Of course when I first found out, it was all over a rather drastic change in my eating habits. Matt had been the first one to notice that the beautiful half-rack of ribs that he had made me for dinner one night only warranted a nibbling on 2-3 ribs before I announced I couldn’t eat anymore. I kept asking for dinner later rather than right when I came home, when I would normally be ready to eat my hand! My sleeping habits also took a change when by 9:00 pm I was barely able to stay awake. And so with Matt’s encouragement I took a test one morning and over three months later here we are!

 

Since I am starting my second trimester, I am happy to report my eating habits have started to improve. But if you endured the food aversions like I did, then meats like chicken and beef became your arch-nemesis. I couldn’t even stomach the thought of chicken for almost a solid month and a half until I tried chicken breast at two family events. There were minor cravings for junk food but mostly I stuck to the staples that I knew I could handle without too much fuss.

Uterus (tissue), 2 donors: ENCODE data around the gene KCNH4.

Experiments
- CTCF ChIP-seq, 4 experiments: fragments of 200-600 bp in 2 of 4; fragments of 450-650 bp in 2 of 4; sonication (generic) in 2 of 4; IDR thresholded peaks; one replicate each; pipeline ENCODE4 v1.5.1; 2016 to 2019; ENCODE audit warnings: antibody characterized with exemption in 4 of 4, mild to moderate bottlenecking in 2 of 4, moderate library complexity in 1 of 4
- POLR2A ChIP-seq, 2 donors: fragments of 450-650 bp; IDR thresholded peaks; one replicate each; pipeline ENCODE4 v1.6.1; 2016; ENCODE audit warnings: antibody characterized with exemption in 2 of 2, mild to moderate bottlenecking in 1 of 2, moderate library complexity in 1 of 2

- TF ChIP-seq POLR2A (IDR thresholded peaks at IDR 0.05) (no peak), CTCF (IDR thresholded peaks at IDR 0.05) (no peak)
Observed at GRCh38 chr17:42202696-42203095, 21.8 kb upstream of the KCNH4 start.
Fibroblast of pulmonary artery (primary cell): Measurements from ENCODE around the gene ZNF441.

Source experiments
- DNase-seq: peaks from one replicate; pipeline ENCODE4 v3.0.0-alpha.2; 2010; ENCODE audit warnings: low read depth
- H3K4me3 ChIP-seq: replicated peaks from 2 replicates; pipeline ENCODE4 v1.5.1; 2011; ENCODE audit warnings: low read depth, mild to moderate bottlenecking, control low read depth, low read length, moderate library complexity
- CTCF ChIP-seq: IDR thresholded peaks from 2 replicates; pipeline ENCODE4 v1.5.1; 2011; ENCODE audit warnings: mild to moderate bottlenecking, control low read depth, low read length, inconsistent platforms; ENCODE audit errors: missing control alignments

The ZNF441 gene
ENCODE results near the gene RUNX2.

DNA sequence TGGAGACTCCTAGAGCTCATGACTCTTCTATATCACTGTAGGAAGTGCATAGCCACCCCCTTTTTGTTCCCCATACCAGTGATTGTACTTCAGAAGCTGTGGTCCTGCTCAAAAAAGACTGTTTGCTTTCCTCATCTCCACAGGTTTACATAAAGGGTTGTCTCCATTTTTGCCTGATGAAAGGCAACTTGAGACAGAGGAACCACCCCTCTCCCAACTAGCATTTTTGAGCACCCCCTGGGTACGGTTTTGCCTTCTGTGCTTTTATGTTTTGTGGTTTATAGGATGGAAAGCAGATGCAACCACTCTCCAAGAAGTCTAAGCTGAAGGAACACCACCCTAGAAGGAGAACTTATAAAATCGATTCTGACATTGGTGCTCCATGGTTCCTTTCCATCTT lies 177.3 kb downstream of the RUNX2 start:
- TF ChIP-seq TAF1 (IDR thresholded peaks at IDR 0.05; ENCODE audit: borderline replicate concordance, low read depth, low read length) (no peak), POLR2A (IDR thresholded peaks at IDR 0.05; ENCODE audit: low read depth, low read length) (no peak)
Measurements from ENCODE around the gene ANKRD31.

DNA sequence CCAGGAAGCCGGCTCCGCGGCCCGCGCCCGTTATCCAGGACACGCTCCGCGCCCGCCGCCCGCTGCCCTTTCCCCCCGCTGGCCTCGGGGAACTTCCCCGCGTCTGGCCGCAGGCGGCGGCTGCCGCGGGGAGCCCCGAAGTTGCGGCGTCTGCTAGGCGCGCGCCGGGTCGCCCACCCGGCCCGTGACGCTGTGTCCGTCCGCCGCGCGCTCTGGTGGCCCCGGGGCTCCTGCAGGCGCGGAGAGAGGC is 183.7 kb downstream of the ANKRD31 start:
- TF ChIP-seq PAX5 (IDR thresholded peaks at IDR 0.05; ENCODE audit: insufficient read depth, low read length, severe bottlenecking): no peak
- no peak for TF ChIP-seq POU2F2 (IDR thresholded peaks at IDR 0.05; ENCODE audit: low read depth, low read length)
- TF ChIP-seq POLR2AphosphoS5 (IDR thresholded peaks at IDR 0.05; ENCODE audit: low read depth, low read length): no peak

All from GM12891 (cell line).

As I am finally feeling a little more peckish these days, I thought I would share some of my tips that got me through the first trimester. Granted, they may not work for everyone but hopefully a few of them do help those mothers-to-be just starting out:

 

1) Keep it plain (and hopefully healthy). I know, not always the easiest thing to do when you have been cooking with lots of spices and flavors. But during that first trimester the thought of food doesn’t always sit right with most women. You may not throw up, you may have a constant wave of nausea, or you may be praying to the porcelain gods. Seriously, keep food plain. Pasta is good and if you feel like a little bit of sauce, add just a little bit. Bread, crackers, tons of water, fresh fruits and veggies–these are the things you want to eat the most of. If you want meat keep it simply seasoned.

 

2) Don’t be afraid to eat the same thing over and over. When you find a food that you can handle you may be eating it several times in a week. For me it was peanut butter and jelly sandwiches, unsweetened applesauce, and lots of tomato soup. It felt like for several days a week (minus a few where I did get cravings) these were my main staples. Just be prepared to stick to a regimen that you know your stomach can handle.